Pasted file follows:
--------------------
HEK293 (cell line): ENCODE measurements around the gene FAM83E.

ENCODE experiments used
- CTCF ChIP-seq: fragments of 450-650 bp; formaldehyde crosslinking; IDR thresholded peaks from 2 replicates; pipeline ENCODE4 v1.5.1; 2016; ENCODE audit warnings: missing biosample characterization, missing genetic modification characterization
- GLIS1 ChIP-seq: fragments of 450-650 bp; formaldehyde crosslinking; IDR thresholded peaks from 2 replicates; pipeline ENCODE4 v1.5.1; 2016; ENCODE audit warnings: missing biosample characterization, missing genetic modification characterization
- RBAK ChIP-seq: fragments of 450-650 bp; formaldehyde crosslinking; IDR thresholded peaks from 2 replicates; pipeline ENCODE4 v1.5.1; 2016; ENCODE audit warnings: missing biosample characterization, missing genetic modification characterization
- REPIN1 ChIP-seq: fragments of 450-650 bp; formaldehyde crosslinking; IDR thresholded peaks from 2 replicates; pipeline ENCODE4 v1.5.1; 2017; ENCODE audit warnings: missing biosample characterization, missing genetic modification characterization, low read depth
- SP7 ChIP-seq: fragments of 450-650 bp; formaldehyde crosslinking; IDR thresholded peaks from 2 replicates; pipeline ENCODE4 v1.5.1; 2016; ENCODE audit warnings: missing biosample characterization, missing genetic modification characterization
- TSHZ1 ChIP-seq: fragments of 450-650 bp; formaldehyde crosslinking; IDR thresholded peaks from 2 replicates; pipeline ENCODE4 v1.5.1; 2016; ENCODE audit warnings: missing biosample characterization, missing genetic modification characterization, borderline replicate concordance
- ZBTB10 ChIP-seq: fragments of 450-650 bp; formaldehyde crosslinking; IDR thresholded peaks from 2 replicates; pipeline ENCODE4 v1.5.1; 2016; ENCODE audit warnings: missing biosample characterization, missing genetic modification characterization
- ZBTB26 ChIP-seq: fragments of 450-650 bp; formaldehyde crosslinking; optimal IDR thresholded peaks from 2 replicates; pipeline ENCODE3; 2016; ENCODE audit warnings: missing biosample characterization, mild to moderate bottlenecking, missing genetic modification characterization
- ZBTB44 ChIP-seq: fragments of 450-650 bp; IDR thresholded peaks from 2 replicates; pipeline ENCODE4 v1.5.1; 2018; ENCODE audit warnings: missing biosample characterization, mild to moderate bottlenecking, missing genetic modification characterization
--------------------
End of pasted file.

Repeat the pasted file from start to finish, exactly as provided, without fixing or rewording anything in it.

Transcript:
HEK293 (cell line): ENCODE measurements around the gene FAM83E.

ENCODE experiments used
- CTCF ChIP-seq: fragments of 450-650 bp; formaldehyde crosslinking; IDR thresholded peaks from 2 replicates; pipeline ENCODE4 v1.5.1; 2016; ENCODE audit warnings: missing biosample characterization, missing genetic modification characterization
- GLIS1 ChIP-seq: fragments of 450-650 bp; formaldehyde crosslinking; IDR thresholded peaks from 2 replicates; pipeline ENCODE4 v1.5.1; 2016; ENCODE audit warnings: missing biosample characterization, missing genetic modification characterization
- RBAK ChIP-seq: fragments of 450-650 bp; formaldehyde crosslinking; IDR thresholded peaks from 2 replicates; pipeline ENCODE4 v1.5.1; 2016; ENCODE audit warnings: missing biosample characterization, missing genetic modification characterization
- REPIN1 ChIP-seq: fragments of 450-650 bp; formaldehyde crosslinking; IDR thresholded peaks from 2 replicates; pipeline ENCODE4 v1.5.1; 2017; ENCODE audit warnings: missing biosample characterization, missing genetic modification characterization, low read depth
- SP7 ChIP-seq: fragments of 450-650 bp; formaldehyde crosslinking; IDR thresholded peaks from 2 replicates; pipeline ENCODE4 v1.5.1; 2016; ENCODE audit warnings: missing biosample characterization, missing genetic modification characterization
- TSHZ1 ChIP-seq: fragments of 450-650 bp; formaldehyde crosslinking; IDR thresholded peaks from 2 replicates; pipeline ENCODE4 v1.5.1; 2016; ENCODE audit warnings: missing biosample characterization, missing genetic modification characterization, borderline replicate concordance
- ZBTB10 ChIP-seq: fragments of 450-650 bp; formaldehyde crosslinking; IDR thresholded peaks from 2 replicates; pipeline ENCODE4 v1.5.1; 2016; ENCODE audit warnings: missing biosample characterization, missing genetic modification characterization
- ZBTB26 ChIP-seq: fragments of 450-650 bp; formaldehyde crosslinking; optimal IDR thresholded peaks from 2 replicates; pipeline ENCODE3; 2016; ENCODE audit warnings: missing biosample characterization, mild to moderate bottlenecking, missing genetic modification characterization
- ZBTB44 ChIP-seq: fragments of 450-650 bp; IDR thresholded peaks from 2 replicates; pipeline ENCODE4 v1.5.1; 2018; ENCODE audit warnings: missing biosample characterization, mild to moderate bottlenecking, missing genetic modification characterization